Good-bye Blue Whale

photo by Cal Academy of Sciences

In May 2017, a blue whale was struck by a ship off the coast of Northern California. A few days later the creature washed up on a beach in Bolinas, CA. Do incidents like this mean that the endangered blue whales could become extinct in the near future? We will examine this question, but first, one of our readers, Lancey Williams, went to see the dead blue whale with her family and shared a first-hand account of her impressions:


” It was totally surreal seeing a creature so large. Also, I was shocked that it was decomposing so quickly, because the whale had been struck by a ship only few days before. It was very sad to realize that so recently the whale had been living its life in the ocean and now it was decaying on a beach. As my son Harrison said, “There is no way that whale is coming back to life.”


Coming to see this whale, reminded me how interconnected all the beings of the Earth are. All creatures are born, they live their lives and die. I am just sorry that this whale’s life was taken from it before its time. We humans try to separate ourselves from nature. Nature is a part of us, but way beyond the reality of our everyday life.


The boys were really taken aback by the smell from its decaying flesh. We could smell the whale from a long way away. They also really wanted to touch the whale, and figure out where the eyes and other parts of the body were.”

Blue Whale – Monterey Bay, CA.
(L. Wade)


World-wide blue whale numbers could be as low as 2 % of their pre-whaling populations. In Antarctica, 1931, 29,000 blue whales were killed. Conservationist Scott McVay, once said about whaling, “Nothing is wasted except the whale itself”. Sadly, less than 1% of the original Antarctic population (250,000) exists today.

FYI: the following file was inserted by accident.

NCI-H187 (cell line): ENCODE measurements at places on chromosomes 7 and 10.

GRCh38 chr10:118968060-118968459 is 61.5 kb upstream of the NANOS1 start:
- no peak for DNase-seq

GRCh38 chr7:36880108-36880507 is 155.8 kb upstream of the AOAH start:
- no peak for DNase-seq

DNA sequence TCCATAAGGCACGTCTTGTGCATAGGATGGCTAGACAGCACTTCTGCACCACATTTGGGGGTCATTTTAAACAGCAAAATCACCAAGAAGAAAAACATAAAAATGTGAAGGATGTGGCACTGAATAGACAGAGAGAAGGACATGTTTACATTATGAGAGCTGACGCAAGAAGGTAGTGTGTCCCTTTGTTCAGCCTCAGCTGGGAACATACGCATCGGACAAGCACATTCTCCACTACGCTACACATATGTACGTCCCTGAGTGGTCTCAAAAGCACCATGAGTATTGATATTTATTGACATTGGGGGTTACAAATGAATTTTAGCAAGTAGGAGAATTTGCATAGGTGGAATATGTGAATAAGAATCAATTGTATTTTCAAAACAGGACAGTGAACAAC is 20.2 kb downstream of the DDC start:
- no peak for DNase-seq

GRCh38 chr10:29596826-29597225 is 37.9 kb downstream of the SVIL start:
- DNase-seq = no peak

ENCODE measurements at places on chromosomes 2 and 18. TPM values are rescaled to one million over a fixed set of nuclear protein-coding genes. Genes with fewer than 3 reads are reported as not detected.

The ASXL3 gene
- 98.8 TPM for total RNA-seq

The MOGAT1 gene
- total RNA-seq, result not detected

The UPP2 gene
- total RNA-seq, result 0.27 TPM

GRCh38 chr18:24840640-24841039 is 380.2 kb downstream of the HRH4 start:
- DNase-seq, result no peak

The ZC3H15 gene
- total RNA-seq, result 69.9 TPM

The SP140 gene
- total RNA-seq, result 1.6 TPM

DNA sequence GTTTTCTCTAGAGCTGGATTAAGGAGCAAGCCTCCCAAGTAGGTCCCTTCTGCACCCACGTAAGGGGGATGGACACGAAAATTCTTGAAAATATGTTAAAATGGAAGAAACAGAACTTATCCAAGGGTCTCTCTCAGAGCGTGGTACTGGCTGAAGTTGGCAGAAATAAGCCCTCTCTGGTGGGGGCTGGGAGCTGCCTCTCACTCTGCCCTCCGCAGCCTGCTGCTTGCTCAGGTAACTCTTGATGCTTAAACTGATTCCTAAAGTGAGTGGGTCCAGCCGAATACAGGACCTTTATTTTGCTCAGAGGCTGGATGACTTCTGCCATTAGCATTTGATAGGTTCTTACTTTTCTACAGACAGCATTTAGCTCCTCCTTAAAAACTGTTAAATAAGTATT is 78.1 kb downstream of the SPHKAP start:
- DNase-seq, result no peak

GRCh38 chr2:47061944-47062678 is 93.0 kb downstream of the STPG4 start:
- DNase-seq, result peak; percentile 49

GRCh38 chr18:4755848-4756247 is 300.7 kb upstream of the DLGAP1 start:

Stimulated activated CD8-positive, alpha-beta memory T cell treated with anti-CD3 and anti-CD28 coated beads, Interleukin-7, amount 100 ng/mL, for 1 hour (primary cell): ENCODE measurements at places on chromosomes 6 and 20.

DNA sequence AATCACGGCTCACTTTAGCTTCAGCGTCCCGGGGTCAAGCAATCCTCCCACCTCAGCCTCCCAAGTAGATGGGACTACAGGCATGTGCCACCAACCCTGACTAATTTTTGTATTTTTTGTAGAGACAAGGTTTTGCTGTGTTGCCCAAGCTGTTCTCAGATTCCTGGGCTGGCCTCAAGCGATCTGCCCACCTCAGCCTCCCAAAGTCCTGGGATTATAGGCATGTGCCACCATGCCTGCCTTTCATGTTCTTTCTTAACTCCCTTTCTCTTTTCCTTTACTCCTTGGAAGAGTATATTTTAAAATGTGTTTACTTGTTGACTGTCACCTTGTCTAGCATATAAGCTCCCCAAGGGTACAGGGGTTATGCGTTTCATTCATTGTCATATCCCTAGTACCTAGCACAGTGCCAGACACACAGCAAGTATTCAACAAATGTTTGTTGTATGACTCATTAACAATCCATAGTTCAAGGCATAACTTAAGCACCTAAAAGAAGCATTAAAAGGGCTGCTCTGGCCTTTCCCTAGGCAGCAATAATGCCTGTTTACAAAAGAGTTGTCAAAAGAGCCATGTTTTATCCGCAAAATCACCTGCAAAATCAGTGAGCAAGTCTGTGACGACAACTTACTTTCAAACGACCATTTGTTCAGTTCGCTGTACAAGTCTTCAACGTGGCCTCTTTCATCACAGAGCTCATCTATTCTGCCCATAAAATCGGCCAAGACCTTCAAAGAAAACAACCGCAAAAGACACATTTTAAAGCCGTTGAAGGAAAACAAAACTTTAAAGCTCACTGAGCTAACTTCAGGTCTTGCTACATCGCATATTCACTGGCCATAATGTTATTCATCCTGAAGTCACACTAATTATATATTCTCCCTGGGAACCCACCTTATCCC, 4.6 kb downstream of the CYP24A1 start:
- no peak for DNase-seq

Japan, Iceland, and Norway are still hunting a limited number of minke, humpback and fin whales. But all other countries banned whaling over 30 years ago.  Whales today are threatened by getting entangled in fishing nets, ship strikes, and pollution.

To protect blue whales migrating up the California coast, ship captains have been asked to cut their speed in half as they enter the shipping lanes heading toward the Golden Gate Bridge. In spite of all the potential problems, the future for North Pacific blue whale population is bright. The current population estimate for North Pacific blue whale is 2800 whales, roughly 50% of the original population. In fact the North Pacific Ocean has the largest concentration of blue whales in the world.

Would you like to learn more about whales?  This is a very comprehensive book about whales. It was written by a whale biologist for young people who wish to be whale biologists. To learn more about this book go to:



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